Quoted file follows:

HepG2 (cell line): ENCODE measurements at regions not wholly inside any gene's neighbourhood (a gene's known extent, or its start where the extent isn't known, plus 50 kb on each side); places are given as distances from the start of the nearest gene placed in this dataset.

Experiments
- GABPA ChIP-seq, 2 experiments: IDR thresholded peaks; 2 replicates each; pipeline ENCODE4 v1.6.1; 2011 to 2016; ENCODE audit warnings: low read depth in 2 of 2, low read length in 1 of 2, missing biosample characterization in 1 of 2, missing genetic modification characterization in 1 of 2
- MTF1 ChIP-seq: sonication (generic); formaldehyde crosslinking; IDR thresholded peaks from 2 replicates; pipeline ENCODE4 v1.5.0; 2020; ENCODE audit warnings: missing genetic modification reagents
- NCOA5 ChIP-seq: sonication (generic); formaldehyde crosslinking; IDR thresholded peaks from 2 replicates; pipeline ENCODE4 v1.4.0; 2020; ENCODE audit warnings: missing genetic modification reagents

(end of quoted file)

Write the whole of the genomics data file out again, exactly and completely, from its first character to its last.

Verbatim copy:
HepG2 (cell line): ENCODE measurements at regions not wholly inside any gene's neighbourhood (a gene's known extent, or its start where the extent isn't known, plus 50 kb on each side); places are given as distances from the start of the nearest gene placed in this dataset.

Experiments
- GABPA ChIP-seq, 2 experiments: IDR thresholded peaks; 2 replicates each; pipeline ENCODE4 v1.6.1; 2011 to 2016; ENCODE audit warnings: low read depth in 2 of 2, low read length in 1 of 2, missing biosample characterization in 1 of 2, missing genetic modification characterization in 1 of 2
- MTF1 ChIP-seq: sonication (generic); formaldehyde crosslinking; IDR thresholded peaks from 2 replicates; pipeline ENCODE4 v1.5.0; 2020; ENCODE audit warnings: missing genetic modification reagents
- NCOA5 ChIP-seq: sonication (generic); formaldehyde crosslinking; IDR thresholded peaks from 2 replicates; pipeline ENCODE4 v1.4.0; 2020; ENCODE audit warnings: missing genetic modification reagents